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QNI urges Sajid Javid to work with nurses to ease high fuel costs

Charity raises ‘serious concerns’ for community nurses who are struggling to pay high petrol prices to visit vulnerable and terminally ill patients

Charity raises ‘serious concerns’ for community nurses who are struggling to pay high petrol prices to visit vulnerable and terminally ill patients

A leading nursing charity has written to health secretary Sajid Javid with ‘serious concerns’ about patient safety as community nurses are applying for charitable handouts to pay fuel bills.

The Queen’s Nursing Institute (QNI) wrote to Mr Javid calling for more support for nurses who are struggling to pay the sky-high petrol prices to visit their vulnerable and terminally ill patients.

With most nurses not reimbursed for their journeys for weeks afterwards, the charity’s chief executive

Charity raises ‘serious concerns’ for community nurses who are struggling to pay high petrol prices to visit vulnerable and terminally ill patients

Queen's Nursing Institute raise concerns for community nurses who are struggling to pay high petrol prices to visit vulnerable patients
Picture: Neil O’Connor

A leading nursing charity has written to health secretary Sajid Javid with ‘serious concerns’ about patient safety as community nurses are applying for charitable handouts to pay fuel bills.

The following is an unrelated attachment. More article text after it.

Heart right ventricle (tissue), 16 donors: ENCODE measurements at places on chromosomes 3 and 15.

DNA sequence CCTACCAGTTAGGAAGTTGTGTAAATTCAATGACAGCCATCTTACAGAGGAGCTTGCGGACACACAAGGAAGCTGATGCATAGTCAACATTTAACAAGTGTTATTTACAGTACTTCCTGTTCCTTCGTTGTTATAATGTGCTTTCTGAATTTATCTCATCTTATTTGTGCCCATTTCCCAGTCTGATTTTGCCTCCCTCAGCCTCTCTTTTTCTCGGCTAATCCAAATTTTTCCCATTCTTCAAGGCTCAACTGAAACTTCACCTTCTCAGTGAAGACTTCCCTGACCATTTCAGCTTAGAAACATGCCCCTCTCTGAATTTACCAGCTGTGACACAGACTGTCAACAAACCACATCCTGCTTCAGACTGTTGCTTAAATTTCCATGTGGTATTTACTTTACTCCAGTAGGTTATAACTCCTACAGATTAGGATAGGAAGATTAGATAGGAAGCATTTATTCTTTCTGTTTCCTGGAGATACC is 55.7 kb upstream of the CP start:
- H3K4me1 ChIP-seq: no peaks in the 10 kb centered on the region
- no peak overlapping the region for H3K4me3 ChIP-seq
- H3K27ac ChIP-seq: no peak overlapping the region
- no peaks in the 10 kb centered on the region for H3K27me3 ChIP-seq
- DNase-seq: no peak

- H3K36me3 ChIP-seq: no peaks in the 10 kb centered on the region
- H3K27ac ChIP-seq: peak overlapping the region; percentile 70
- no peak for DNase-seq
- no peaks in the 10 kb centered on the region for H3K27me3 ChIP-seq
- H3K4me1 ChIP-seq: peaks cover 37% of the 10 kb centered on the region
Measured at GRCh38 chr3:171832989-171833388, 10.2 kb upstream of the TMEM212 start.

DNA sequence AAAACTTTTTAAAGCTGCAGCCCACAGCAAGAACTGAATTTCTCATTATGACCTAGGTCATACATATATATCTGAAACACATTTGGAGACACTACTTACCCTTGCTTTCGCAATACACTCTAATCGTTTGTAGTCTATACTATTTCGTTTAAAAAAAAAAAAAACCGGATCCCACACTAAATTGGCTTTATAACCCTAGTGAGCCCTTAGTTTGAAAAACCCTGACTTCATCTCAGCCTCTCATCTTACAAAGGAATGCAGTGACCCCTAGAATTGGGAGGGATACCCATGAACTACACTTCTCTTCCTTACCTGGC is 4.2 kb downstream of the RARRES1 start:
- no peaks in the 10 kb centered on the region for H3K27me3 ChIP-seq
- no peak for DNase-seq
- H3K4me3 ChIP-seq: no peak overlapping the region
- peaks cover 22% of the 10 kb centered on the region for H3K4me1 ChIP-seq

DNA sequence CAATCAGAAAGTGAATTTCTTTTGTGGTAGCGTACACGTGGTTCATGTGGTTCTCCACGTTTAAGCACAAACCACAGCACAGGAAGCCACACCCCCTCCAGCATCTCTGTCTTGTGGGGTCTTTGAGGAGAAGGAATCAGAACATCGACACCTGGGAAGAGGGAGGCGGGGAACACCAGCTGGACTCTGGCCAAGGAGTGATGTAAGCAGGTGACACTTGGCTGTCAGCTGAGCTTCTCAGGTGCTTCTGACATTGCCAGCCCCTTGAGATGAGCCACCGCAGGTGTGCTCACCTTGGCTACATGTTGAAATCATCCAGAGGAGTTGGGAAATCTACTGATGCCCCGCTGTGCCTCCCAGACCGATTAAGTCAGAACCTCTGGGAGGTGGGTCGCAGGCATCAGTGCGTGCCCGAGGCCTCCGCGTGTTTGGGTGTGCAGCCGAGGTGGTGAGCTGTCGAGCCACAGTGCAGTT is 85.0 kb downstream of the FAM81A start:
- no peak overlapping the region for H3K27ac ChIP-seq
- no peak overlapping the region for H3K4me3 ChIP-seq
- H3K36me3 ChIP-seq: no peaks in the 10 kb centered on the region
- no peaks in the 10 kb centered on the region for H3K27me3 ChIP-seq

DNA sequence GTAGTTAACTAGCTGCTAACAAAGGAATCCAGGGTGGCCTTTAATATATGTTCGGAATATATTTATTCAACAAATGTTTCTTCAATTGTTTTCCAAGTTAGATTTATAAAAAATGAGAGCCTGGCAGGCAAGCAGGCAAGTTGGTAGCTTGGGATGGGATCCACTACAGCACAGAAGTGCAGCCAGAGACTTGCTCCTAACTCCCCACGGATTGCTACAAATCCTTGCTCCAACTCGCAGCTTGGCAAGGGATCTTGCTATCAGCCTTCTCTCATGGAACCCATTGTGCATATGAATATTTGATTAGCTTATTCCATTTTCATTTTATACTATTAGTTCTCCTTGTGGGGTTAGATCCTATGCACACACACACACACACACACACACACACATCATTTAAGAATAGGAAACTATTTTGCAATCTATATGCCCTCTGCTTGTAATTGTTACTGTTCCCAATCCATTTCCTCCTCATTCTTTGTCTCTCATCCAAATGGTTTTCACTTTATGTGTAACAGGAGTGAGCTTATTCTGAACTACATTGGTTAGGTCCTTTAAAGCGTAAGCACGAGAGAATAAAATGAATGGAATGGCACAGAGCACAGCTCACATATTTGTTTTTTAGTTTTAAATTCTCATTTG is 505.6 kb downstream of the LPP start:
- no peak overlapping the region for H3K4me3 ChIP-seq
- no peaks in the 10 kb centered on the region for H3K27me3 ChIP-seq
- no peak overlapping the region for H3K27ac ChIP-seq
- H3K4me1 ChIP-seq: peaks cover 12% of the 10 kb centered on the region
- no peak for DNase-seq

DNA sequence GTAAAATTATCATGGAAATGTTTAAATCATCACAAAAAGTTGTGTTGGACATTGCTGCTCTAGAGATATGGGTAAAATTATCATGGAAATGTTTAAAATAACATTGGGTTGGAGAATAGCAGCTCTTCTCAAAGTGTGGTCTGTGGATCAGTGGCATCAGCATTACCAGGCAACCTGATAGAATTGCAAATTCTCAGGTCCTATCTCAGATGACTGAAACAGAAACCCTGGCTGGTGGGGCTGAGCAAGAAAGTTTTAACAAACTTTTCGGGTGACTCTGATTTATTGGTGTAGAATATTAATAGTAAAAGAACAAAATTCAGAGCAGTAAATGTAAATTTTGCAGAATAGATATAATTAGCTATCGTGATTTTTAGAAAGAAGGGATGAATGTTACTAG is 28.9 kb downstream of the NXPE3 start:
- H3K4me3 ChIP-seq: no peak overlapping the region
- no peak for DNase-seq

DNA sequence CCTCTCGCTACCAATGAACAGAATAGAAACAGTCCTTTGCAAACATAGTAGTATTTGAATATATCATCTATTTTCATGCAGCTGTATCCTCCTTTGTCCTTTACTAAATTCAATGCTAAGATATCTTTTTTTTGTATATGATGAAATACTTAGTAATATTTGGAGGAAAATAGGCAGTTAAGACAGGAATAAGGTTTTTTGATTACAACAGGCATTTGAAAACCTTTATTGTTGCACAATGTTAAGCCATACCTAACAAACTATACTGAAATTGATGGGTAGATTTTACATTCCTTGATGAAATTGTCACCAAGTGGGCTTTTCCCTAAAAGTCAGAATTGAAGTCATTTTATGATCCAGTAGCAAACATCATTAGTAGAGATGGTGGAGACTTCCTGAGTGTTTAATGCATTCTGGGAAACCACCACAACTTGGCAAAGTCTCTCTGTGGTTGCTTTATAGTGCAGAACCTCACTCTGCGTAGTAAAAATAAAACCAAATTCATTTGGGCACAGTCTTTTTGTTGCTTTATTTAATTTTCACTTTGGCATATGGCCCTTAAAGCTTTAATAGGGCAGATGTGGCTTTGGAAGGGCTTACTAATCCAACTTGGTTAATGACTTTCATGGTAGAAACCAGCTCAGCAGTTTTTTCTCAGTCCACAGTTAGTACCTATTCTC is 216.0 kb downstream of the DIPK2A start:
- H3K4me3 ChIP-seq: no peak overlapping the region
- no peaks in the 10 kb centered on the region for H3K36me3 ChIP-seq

The Queen’s Nursing Institute (QNI) wrote to Mr Javid calling for more support for nurses who are struggling to pay the sky-high petrol prices to visit their vulnerable and terminally ill patients.

With most nurses not reimbursed for their journeys for weeks afterwards, the charity’s chief executive Crystal Oldham said the situation could mean that many nurses cannot afford to go to work.

Concerns for patient safety if nurses cannot deliver home care

‘It is a serious concern that the capacity of community nursing, already under pressure from other factors such as gaps in staffing and a growing demand for services, is being put under even greater pressure by the rising cost of fuel,’ she said in her letter dated 8 June.

‘If the demand to deliver more care to people at home cannot be met, this becomes a patient safety issue and inevitably leads to greater demands on ambulance services and emergency departments.’

Last month the QNI launched a petrol grant scheme for community nurses with a £100 payment for fuel, but had to close applications after 48 hours after being inundated with requests.

Dr Oldham said while some trusts were taking action locally to raise the fuel-allowance for employees, she called on the Government to work with them on a national strategy to reduce the impact on staff, patients and other healthcare services.

Community nurses are ‘at their wits end’ over high fuel costs, MP tells parliament

Many nurses have taken to social media to express their anxiety over the rocketing prices, with one petrol station in London charging £2.39 a litre for fuel.

Labour MP Justin Madders addressed parliament on Monday, telling how nurses in his constituency of Nuneaton in the West Midlands are ‘at their wits end as it’s costing them more to see patients than they are able to claim back in mileage.’

He accused the treasury of ‘raking in’ revenue from increased VAT in the fuel hikes.

The Department of Health and Social Care is yet to respond to the letter and also declined to respond to the Nursing Standard’s questions on its response and whether charities should be subsidising pay.


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